CONFIRMED: North Korea Fires Intercontinental Ballistic Missile Towards Japan Economic Zone

Japan’s Prime Minister’s Office for disaster and crisis management information tweeted shortly after the report: “North Korea launched a missile that has the possibility of arriving in the exclusive economic zone (EEZ) of our country.”
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North Korea fired an unidentified ballistic missile on Wednesday, a U.S. official confirmed to Fox News.

North Korea fired a ballistic missile in its first provocation since U.S. President Donald Trump labeled the country a state sponsor of terrorism earlier this month, Yonhap reported, citing South Korea’s Joint Chiefs of Staff.

The agency didn’t immediately provide more details on the launch. Japan’s coast guard said the missile could fall into the sea near Japan.

https://www.bloomberg.com/api/embed/iframe?id=e1cd6bcb-7d15-42d9-bd72-643ee74544b3

North Korea conducted its sixth and most powerful nuclear test on Sept. 3, and has launched more than a dozen missiles this year as Kim Jong Un’s regime seeks the capability to hit the continental U.S. with a nuclear weapon. The United Nations has imposed stringent sanctions on North Korea for its weapons tests.

Trump on Nov. 20 labeled North Korea a state sponsor of terrorism because of its threats of nuclear devastation and support of terrorist acts including assassinations on foreign soil. North Korea responded by saying the designation reminds the country it should keep hold of its “precious nuclear sword.”

On Nov. 14, the U.S. wrapped up strike force drills in the Western Pacific using three aircraft carriers — the first such exercise in a decade. North Korea routinely complains about U.S. drills in the region, using them as justification to ratchet up its own weapons program.

The launch ends a lull in test activity by the Kim regime. North Korea’s last provocation was on Sept. 15 when it fired a second missile over Japan in as many months. source

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WWIII Fears Sparked As North Korea Fires Nuclear-Capable Missile From Pyongyang Into Japanese Air Space • Now The End Begins

North Korea carried out its sixth and most powerful nuclear test on Sept. 3, worsening already fraught U.S.-North Korea relations. In response, the United Nations Security Council voted to intensify sanctions, including imposing a limit on oil imports, against the hermit state. While the duration and scope of such a conflict would be difficult to measure, North Korea remained an immense risk, Fordham said.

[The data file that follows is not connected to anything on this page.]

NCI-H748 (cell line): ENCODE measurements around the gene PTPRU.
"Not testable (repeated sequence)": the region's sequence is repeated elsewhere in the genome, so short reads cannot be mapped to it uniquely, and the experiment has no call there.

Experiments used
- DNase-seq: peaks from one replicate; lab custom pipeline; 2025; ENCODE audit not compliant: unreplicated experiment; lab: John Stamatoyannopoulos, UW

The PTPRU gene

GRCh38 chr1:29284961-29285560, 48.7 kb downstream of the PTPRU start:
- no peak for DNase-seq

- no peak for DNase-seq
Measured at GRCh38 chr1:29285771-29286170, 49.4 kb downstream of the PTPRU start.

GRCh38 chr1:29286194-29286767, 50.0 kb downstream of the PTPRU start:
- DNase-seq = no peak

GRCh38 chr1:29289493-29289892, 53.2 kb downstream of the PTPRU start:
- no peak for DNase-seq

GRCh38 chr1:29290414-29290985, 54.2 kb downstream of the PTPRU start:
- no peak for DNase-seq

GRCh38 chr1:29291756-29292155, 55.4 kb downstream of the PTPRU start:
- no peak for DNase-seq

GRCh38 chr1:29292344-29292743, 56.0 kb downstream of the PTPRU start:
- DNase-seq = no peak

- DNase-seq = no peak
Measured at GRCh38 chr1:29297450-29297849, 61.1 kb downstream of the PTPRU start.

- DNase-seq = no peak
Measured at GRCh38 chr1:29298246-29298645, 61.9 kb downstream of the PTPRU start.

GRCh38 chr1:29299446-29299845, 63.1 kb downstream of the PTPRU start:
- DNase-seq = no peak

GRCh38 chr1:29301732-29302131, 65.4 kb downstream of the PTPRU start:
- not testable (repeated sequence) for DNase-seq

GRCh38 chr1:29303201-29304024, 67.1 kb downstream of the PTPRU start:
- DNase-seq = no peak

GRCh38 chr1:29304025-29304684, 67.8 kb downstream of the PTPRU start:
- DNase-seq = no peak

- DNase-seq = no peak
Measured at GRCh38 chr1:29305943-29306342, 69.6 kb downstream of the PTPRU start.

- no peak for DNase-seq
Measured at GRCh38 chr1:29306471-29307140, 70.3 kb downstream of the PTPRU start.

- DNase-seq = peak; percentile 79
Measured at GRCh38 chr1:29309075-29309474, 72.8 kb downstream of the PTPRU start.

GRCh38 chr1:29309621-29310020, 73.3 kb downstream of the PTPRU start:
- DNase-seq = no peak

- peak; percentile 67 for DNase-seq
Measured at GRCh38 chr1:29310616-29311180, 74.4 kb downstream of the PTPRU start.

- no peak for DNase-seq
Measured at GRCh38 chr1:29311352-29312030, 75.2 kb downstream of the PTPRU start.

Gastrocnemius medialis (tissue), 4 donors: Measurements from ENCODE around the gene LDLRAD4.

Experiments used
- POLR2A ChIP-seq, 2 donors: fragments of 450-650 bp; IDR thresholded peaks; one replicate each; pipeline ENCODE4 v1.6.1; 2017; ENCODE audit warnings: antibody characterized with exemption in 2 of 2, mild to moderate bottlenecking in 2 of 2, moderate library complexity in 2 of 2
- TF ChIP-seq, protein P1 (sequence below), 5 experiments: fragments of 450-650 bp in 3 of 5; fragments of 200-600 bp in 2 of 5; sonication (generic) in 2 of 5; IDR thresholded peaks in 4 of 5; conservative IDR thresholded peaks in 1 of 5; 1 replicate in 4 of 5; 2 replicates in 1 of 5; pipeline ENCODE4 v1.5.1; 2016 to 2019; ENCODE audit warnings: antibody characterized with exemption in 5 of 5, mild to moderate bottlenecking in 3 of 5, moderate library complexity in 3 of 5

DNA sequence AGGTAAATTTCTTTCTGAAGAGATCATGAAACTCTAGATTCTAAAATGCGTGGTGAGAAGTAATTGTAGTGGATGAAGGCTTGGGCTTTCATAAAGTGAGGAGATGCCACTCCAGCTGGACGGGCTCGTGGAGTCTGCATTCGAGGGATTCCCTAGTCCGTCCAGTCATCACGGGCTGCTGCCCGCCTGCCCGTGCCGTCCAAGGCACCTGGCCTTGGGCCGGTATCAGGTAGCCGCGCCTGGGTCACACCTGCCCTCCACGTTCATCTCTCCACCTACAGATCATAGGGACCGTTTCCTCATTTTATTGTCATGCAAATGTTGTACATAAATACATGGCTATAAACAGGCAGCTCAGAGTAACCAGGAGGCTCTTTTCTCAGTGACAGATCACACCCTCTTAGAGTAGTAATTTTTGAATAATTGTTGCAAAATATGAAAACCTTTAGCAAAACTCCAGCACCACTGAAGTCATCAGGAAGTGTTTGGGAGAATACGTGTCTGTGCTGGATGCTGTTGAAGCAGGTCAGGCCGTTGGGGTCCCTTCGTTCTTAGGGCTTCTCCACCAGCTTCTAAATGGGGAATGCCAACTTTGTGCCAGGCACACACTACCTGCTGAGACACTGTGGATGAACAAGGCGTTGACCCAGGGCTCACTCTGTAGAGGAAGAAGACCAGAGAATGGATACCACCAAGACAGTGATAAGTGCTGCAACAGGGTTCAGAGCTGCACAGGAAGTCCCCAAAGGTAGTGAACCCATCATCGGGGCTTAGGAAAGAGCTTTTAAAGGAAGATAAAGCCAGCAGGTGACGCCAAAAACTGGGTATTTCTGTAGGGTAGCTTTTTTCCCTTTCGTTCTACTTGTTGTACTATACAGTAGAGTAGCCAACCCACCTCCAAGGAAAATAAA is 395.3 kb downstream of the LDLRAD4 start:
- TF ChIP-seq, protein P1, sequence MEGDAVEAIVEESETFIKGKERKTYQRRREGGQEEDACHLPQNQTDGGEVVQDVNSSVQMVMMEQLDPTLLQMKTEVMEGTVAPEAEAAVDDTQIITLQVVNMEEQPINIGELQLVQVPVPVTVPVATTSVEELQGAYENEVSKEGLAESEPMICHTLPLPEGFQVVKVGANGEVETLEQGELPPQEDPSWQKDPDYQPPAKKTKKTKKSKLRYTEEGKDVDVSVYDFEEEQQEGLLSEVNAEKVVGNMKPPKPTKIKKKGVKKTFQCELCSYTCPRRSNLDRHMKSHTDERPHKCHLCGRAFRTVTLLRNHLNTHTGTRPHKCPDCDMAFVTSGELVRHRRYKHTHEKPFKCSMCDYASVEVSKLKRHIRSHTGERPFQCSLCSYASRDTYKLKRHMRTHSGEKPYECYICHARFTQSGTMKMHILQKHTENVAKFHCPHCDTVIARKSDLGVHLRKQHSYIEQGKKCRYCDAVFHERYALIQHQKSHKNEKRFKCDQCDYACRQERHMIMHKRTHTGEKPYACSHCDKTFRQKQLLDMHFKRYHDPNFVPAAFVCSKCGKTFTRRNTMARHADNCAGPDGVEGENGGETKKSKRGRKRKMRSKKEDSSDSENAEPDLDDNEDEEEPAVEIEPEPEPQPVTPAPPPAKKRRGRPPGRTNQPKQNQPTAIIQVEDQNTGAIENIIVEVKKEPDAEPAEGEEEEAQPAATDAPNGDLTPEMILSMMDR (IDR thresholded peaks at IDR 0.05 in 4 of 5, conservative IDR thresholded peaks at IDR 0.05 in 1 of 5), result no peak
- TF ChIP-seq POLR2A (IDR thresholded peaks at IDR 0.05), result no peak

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Japan issued a missile alert to mobile phones and on national television, notifying citizens that a missile may have been launched by North Korea, Bloomberg News reports.

EDITOR’S NOTE: With each passing few weeks, North Korea keeps firing missiles, many of them nuclear capable. President Trump has been showing tremendous restraint, choosing for the time being to use sanctions instead of a military option. But as the missiles continue to fly across Japanese airspace, the military option is growing more and more likely. 

The unidentified missile passed over Japan airspace near Hokkaido on Friday at 7.06 am local time. The missile was fired from North Korea in an eastern direction, according to South Korea military.

The outbreak of military conflict on the Korean Peninsula would be destabilizing and could possibly result in a global war, according to Citi’s top global political analyst.

While it was impossible to put a number on the scale of the North Korea risk, war games carried out through history have simulated what could happen as a result, said Tina Fordham, managing director and chief global analyst at Citi.

“A conflict on the Korean Peninsula would not only be very disruptive in the region, but could potentially lead to World War III because of the U.S. security guarantee, so it would be internationalized overnight,” Fordham told CNBC’s “Street Signs” on the sidelines of the Milken Institute Asia Summit in Singapore.

North Korea carried out its sixth and most powerful nuclear test on Sept. 3, worsening already fraught U.S.-North Korea relations. In response, the United Nations Security Council voted to intensify sanctions, including imposing a limit on oil imports, against the hermit state.

While the duration and scope of such a conflict would be difficult to measure, North Korea remained an immense risk, Fordham said.

“It is the single biggest geopolitical threat and one that would also move markets … When we look at political risk, we look at whether it’s likely to cause an oil price shock or a growth shock. And in the North Korea case, if the worst were to happen, it would be both,” she added. source

Source: WWIII Fears Sparked As North Korea Fires Nuclear-Capable Missile From Pyongyang Into Japanese Air Space • Now The End Begins

President Trump Says ‘Major, Major Conflict Possible’ With North Korea As Diplomacy Falters • Now The End Begins